Despite a rise in patent applications in India, the actual amount granted so far this year is only marginally higher than the figures for 1995.
In 2004-2005 the amount of patent applications submitted to patent offices in India rose toÂ 17,462, however so far only 1,843 have been granted. The number of patents registered in 1995 wasÂ 1,759, a figure that is only slightly less than the amount registered this year, a whole decadeÂ later!
According to reports these appallingly low figures are a result of the length of time it takes to process a patent application in India. By comparison, in the EU and the US, an application from submission date to a verdict takes two-and-a-half years, in India the same process takes over four years. Â
Companies filing applications in one of the four Indian Patent Offices complain that applicationsÂ are often misplaced notwithstanding this the main problem is that examiners are being overwhelmedÂ by the sheer volume of applications. In the patent offices in the China there are over 4,000Â examiners, moreover the EU has 6,000 and the United States has 3,700, however in India the patent Â offices have a mere 300 examiners.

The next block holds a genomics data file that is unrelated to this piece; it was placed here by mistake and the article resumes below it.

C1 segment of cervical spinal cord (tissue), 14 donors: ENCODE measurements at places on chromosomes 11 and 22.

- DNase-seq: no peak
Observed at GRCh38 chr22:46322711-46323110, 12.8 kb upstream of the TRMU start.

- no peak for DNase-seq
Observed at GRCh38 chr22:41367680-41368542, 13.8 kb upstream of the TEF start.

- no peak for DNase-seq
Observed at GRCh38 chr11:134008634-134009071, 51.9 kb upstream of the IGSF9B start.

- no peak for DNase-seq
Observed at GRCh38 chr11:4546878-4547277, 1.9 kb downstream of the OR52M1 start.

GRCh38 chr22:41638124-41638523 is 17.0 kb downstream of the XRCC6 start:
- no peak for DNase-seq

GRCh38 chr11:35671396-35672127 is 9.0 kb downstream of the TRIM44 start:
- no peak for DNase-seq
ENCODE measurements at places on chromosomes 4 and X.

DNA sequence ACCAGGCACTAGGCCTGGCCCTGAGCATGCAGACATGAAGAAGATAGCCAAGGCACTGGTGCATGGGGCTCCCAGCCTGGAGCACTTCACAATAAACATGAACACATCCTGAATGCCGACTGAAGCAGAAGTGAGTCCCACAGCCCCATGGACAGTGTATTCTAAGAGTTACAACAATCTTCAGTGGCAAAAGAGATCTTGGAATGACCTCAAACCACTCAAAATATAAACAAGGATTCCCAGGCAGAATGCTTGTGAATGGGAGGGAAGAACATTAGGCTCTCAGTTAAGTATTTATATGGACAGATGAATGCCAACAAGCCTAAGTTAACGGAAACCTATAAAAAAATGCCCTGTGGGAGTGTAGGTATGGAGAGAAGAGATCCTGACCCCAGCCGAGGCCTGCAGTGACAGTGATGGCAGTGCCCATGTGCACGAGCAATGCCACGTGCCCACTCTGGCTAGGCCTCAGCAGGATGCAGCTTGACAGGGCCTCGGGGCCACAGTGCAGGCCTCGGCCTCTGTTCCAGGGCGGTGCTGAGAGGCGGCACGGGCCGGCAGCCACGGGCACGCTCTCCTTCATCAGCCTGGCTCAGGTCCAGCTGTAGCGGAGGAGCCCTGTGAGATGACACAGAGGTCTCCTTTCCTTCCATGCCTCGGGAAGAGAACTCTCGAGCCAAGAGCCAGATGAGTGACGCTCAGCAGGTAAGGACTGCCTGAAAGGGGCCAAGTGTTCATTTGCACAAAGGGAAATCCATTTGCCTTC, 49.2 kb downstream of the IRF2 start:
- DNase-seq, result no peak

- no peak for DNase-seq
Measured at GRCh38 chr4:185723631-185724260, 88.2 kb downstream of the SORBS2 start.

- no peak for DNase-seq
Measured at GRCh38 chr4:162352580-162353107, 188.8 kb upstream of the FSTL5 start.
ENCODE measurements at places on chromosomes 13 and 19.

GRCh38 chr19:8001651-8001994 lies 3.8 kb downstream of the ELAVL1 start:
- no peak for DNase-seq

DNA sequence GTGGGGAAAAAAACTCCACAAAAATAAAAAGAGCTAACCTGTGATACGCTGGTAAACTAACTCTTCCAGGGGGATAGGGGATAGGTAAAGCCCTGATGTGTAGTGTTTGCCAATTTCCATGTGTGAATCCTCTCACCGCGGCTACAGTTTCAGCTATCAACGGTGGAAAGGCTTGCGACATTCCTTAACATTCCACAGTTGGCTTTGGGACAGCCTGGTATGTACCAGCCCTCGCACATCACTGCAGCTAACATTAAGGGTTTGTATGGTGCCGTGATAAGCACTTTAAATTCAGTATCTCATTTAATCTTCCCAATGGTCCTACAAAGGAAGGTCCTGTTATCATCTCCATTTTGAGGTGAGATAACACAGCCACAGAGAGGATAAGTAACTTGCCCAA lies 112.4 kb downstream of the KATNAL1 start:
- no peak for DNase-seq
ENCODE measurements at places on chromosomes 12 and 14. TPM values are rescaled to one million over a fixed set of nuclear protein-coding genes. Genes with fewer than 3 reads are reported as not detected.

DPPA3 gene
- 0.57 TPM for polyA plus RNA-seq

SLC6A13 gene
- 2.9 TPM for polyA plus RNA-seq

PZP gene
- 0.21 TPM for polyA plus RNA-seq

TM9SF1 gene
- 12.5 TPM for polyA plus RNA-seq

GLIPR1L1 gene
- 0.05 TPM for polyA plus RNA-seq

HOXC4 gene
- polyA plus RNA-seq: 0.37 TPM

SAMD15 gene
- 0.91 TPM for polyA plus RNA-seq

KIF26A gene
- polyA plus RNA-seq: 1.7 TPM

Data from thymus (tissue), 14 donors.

Moreover there is only one patent examiner training centre in India, compared to 12 in China. In an attempt to overcome the problem, the Indian Government hired 200 new examiners, however an official stated:
ÂThe government has realised that the backlog needs to be cleared. But it is a slow process and will take time.Â
In addition to the shortage of examiners, the Indian offices also lack the required databases needed to determine whether a given application is absolutely novel a test that requires the examiners to ascertain whether an application is novel on a global scale, not just within the area the application is applied for.
A Patent Attorney, H. Subramanium commented, ÂUnlike its counterparts in the US, Japan and the EU, the Indian office has access only to free databases but not the paid ones.Â Â
Moreover another prominent attorney stated, ÂThe patents office has been losing applications.Â Since a project to modernise the process has not yet linked all the branches to the same network,Â the problem will persist for some time.Â
The Indian government has spearheaded a project to modernise the offices, but currently the applications have not been computerised.